ERIC Number: ED274123
Record Type: RIE
Publication Date: 1986
Reference Count: 0
Facts about Dyslexia.
National Inst. of Child Health and Human Development (NIH), Bethesda, MD.; Orton Society, Towson, MD.
Developmental dyslexia is a specific learning disability characterized by difficulty in learning to read. Some dyslexics also may have difficulty learning to write, to spell, and to speak or work with numbers. Some researchers estimate that as many as 15 percent of American students may be classified as dyslexic. Children with dyslexia are not all alike--the only trait they share is that they read at levels significantly lower than is typical for children of their age and intelligence. Most experts agree that a number of factors probably work in combination to produce this disorder; possible causes of dyslexia may be grouped under three broad categories: educational, psychological, and biological. Educational causes may include teaching methods, the nature of the English language, and interpretation of intelligence tests. The usual treatment for dyslexic students is to modify teaching methods and the educational environment based on the specific learning problems of the individual dyslexic student. The prognosis for dyslexic students is mixed because there is a wide diversity of symptoms and degrees of severity. However, it is clear that an effective remedial program is very crucial and that early diagnosis and treatment are essential. (CB)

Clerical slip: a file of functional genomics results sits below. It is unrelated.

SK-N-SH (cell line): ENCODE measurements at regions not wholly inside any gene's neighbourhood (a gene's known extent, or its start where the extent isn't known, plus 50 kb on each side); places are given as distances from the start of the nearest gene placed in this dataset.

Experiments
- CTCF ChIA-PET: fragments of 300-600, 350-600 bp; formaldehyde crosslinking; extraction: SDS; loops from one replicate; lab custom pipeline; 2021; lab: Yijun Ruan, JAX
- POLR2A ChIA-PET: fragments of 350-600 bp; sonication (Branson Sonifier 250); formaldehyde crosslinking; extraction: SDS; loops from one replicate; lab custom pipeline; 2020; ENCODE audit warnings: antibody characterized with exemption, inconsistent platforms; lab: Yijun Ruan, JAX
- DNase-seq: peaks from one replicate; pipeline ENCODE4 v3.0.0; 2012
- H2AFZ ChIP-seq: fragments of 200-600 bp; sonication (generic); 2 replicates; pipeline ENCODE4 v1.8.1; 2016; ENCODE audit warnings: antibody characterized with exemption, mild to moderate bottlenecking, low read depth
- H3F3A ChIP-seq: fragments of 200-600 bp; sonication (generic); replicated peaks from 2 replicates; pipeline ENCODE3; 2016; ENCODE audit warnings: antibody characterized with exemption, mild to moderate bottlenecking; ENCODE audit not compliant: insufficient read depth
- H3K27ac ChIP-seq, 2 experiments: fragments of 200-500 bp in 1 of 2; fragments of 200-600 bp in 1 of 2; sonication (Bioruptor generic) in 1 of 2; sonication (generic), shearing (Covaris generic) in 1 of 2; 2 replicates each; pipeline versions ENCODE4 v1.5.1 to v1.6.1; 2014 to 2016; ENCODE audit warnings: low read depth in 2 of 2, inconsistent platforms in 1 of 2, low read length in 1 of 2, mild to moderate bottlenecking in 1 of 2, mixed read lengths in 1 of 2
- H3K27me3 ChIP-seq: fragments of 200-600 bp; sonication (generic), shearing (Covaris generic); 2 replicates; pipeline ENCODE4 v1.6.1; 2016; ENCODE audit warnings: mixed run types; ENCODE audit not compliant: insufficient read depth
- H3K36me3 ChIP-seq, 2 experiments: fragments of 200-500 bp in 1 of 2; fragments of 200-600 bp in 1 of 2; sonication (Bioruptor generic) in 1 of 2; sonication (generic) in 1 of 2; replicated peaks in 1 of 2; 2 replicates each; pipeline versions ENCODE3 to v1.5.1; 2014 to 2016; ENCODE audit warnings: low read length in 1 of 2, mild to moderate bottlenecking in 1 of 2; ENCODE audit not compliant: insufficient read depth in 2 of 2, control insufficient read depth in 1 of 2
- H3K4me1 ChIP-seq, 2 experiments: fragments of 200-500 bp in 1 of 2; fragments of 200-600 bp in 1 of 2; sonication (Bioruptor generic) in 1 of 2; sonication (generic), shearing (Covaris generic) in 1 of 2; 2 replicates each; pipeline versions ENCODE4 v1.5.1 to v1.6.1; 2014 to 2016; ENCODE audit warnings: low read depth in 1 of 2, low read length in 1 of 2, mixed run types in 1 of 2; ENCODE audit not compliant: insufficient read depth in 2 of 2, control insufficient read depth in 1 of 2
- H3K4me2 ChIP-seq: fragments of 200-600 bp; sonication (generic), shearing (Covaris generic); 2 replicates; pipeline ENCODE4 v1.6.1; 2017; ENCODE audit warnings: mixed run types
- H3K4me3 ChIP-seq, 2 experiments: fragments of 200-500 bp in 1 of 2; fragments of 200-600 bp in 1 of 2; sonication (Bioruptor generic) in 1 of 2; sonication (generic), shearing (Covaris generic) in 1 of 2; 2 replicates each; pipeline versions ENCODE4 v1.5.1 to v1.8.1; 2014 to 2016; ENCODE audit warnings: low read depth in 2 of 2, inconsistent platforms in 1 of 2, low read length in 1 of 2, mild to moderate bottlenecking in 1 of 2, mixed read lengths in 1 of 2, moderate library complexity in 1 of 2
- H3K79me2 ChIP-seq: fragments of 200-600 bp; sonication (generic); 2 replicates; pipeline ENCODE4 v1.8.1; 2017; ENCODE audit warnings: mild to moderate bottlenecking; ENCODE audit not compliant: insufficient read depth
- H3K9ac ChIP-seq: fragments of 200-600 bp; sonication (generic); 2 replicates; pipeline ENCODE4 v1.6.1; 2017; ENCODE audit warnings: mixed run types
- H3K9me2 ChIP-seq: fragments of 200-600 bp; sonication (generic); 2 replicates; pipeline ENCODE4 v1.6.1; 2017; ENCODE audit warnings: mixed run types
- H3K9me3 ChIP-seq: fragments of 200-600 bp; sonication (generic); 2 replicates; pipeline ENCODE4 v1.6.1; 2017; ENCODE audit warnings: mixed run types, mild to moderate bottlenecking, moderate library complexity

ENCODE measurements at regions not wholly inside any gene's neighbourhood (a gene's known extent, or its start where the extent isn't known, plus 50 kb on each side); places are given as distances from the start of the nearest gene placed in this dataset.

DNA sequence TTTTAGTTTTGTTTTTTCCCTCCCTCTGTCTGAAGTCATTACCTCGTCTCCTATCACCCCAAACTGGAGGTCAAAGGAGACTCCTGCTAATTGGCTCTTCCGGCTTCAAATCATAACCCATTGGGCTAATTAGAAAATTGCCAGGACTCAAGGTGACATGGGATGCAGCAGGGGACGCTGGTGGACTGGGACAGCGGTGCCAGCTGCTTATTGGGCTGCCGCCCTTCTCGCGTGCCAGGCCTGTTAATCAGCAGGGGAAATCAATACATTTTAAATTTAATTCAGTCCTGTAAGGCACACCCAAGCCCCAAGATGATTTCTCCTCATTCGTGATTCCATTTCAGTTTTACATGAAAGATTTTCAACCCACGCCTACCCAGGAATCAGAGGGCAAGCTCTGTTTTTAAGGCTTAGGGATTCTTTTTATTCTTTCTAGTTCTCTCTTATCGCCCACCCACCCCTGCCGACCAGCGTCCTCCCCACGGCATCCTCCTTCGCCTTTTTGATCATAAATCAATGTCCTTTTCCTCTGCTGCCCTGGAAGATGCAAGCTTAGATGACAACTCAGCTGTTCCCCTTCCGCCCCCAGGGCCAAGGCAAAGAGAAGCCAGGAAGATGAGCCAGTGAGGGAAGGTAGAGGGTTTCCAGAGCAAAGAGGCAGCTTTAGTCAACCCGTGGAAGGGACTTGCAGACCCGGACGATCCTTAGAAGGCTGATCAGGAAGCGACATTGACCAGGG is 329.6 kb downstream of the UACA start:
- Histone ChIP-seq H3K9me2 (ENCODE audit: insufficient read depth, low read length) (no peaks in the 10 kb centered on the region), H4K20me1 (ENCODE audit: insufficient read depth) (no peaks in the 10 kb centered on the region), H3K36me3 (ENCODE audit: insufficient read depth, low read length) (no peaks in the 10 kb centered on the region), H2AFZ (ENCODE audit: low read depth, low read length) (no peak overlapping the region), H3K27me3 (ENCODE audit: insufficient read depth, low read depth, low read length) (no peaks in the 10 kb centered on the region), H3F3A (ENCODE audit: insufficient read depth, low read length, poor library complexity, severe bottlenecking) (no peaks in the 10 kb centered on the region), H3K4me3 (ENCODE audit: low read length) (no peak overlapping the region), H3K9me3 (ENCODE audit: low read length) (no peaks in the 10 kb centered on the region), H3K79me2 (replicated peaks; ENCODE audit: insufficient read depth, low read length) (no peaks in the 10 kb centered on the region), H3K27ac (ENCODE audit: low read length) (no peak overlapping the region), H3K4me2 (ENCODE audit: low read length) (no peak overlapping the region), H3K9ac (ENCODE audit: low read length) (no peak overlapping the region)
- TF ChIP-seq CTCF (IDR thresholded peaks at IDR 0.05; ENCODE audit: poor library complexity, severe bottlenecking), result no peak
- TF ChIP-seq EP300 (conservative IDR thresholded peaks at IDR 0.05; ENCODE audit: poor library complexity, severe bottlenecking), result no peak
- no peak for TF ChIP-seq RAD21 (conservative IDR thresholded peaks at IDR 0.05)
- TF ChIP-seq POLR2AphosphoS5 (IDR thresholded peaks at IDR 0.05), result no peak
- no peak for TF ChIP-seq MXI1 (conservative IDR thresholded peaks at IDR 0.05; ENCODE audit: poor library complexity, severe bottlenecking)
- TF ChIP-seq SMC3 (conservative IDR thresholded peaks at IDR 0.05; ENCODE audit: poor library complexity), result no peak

Descriptors: Dyslexia, Educational Strategies, Educational Therapy, Elementary Secondary Education, Emotional Disturbances, Learning Disabilities, Neurological Organization, Reading Difficulties, Remedial Instruction, Teaching Methods
NICHD, P.O. Box 29111, Washington, DC 20040 (free).
Publication Type: Information Analyses
Education Level: N/A
Audience: Community; Parents
Authoring Institution: National Inst. of Child Health and Human Development (NIH), Bethesda, MD.; Orton Society, Towson, MD.